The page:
Dontrelle Willis: "The issue is, I'm terrible"

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It has been extremely difficult to watch Dontrelle Willis struggle these past few years. When he was on, he was an exciting and downright endearing pitcher, with an infectious enthusiasm and unique style. Based on Lynn Henning’s report from Tigertown, however, it sounds like we’ll never see that pitcher again:

“People see me smiling, but I think they’re confused about what the
issue is with Dontrelle Willis,” said a pitcher who has spent most of
the past two seasons on the disabled list, with one victory since
joining the Tigers. “To me, the issue is, I’m terrible.”

He went back on the DL in June with the same diagnosis: anxiety disorder. Willis concedes he doesn’t fully understand the doctors’ findings. “Those are the cards they chose to deal to me,” he said of the clinical evaluation. What has he learned about anxiety and its possible effects on him?

“Nothing,” he said.

Does he take medication for his disorder?

“No medication.”

This last part may be the most troubling, for one of two reasons.  It could mean that Dontrelle Willis is refusing to treat what can be a very serious condition, and the Tigers — who we must assume monitor Willis’ health as closely as they monitor all of their players’ health — are condoning it.

Or it could mean something more sinister: that Dontrelle Willis doesn’t really have anxiety disorder, that his problems are basically a function of him losing his control and effectiveness, and that the Tigers have been nonetheless saying that he does have it in order to justify all of the time he’s spent on the disabled list.

I’m not trying to throw bombs here. I don’t profess to know what’s truly going on with Dontrelle Willis, and if there is another explanation, I’m open to hearing it. But based on this article — and others in the past in which Willis has said that his problem is that he simply stinks — it seems that Willis is either playing with medical fire, or else the Tigers are engaged in DL funny business.

I hope that neither of those is the case.

UPDATE:  Good point from David Pinto:

I used to think this was possible, that teams manipulate the DL. MLB,
however, appears to be very tough on teams disabling players, and the
paper work, including medical reports, needs to be in order. More
likely, this disorder can’t be handled with drugs. Simply put, there is
not a pill for every disorder.

Agreed, it’s entirely possible that medication is not effective or not indicated in Willis’ particular case. I remain concerned, however, that Willis’ default seems to this self-loathing “I stink” kind of stuff.  Medication or not, if a person with anxiety disorder is that down on himself, I hope he’s getting a ton of non-pharmaceutical help.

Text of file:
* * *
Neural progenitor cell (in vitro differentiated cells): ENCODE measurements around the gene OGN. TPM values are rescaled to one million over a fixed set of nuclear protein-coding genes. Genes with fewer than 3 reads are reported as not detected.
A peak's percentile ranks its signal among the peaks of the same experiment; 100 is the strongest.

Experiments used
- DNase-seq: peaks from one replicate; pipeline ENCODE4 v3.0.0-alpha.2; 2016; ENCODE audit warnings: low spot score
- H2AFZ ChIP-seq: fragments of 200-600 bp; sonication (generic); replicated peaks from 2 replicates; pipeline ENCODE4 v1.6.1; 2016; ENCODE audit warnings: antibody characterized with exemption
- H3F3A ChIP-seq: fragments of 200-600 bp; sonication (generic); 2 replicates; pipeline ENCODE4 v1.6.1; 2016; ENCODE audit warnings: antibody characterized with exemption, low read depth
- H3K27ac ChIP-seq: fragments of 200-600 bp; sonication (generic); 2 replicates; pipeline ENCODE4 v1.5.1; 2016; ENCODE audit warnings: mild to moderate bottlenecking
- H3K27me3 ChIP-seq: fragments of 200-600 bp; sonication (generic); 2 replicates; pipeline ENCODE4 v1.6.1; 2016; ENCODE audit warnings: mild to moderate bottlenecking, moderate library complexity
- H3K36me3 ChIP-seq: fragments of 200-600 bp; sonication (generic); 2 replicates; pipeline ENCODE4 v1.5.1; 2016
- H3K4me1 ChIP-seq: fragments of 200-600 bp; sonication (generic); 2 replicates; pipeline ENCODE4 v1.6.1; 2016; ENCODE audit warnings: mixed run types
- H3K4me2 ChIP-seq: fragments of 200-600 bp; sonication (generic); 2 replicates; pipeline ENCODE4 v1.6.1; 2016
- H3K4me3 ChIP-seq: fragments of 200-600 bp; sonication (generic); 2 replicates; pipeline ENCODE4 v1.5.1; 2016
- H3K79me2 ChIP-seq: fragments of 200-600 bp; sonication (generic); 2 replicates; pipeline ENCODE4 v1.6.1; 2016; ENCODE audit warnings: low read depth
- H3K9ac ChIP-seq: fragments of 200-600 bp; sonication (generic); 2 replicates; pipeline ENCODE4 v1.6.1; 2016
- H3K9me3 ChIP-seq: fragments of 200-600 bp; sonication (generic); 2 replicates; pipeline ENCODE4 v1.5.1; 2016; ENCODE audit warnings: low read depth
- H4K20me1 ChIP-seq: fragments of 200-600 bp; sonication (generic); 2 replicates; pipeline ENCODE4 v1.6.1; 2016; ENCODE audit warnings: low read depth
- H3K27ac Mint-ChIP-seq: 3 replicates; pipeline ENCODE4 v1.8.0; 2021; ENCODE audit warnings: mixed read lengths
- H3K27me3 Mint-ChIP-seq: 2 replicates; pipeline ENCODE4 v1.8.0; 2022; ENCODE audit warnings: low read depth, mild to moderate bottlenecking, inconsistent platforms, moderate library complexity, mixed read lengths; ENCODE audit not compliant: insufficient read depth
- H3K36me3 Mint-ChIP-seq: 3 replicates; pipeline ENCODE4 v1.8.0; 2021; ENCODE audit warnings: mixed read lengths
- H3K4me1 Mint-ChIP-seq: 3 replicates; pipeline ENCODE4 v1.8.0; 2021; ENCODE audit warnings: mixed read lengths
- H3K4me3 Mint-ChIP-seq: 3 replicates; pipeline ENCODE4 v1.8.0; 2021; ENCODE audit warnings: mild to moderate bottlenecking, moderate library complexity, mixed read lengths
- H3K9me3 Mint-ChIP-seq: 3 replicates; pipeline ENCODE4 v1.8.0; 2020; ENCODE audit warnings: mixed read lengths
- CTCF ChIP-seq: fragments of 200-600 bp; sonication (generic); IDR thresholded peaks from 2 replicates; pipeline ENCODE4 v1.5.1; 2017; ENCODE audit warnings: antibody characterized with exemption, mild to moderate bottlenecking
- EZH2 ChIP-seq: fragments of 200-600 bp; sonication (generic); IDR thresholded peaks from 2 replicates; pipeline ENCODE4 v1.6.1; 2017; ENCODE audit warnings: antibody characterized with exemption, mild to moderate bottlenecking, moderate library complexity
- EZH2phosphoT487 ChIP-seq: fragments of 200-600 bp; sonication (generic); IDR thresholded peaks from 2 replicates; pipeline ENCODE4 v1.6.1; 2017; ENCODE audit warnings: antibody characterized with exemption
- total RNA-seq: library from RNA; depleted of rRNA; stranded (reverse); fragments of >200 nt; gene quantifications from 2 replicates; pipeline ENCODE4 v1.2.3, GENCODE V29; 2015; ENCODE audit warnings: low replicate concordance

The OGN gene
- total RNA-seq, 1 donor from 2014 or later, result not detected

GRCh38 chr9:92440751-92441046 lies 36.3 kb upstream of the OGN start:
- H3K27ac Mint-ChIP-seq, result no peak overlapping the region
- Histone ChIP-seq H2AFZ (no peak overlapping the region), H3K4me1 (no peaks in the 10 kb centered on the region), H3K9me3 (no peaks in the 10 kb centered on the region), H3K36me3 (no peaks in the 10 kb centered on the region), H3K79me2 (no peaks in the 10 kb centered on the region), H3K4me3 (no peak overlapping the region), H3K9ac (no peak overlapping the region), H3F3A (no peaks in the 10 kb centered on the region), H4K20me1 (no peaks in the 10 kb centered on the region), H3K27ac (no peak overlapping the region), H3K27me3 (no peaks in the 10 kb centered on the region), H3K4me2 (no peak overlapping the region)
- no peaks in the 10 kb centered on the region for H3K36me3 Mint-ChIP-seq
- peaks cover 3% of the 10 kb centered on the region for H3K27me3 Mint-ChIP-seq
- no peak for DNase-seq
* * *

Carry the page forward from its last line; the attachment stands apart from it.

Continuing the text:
Braves’ prospect Ronald Acuna wins AFL MVP, helps clinch AFL Championship Game

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The Arizona Fall League competition came to a close on Saturday, concluding with the Peoria Javelinas’ 8-2 win over the Mesa Solar Sox for the championship title. No one stood out more than Braves’ no. 1 prospect Ronald Acuna, who took home honors as the AFL MVP after slashing .325/.414/.639 with a league-leading seven home runs and second-best 1.053 OPS in 83 at-bats.

At just 19 years old, Acuna is the youngest prospect to receive the award. He made his presence felt even before he suited up for the AFL, earning promotions to the Braves’ Double-A Mississippi and Triple-A Gwinnett and batting a remarkable .325/.374/.522 with 21 home runs across three levels in 2017.

Acuna was also a major factor in the Javelinas’ win on Saturday, but he wasn’t the first to make some noise. The Solar Sox got to right-hander T.J. Zeuch in the first inning, leading off with three singles and a run-scoring sac fly to get a 2-0 edge over the Javelinas. It was the only lead they’d get all afternoon and it lasted just two innings. Luis Urias snapped the shutout with a sac fly in the bottom of the second inning, and the Javelinas took the lead with a game-tying RBI single from Acuna and two-run base hit from Braves’ no. 16 prospect Alex Jackson in the third.

From then on, it was smooth sailing for Peoria. Andrew Case, Andres Munoz and Art Warren combined for 3 1/3 scoreless innings in relief, while the offense tacked on another handful of runs with Acuna’s fourth-inning two-RBI single and Michael Chavis’ eighth-inning triple. With runners at the corners and one out, the Solar Sox lifted right-hander Dakota Bacus for fellow righty Nolan Blackwood. Even he was flummoxed by Acuna, however, who grabbed hold of the first pitch he saw and returned another sac fly to center field for the Javelinas’ eighth and final run of the game.

Only 131 days left until Opening Day, folks.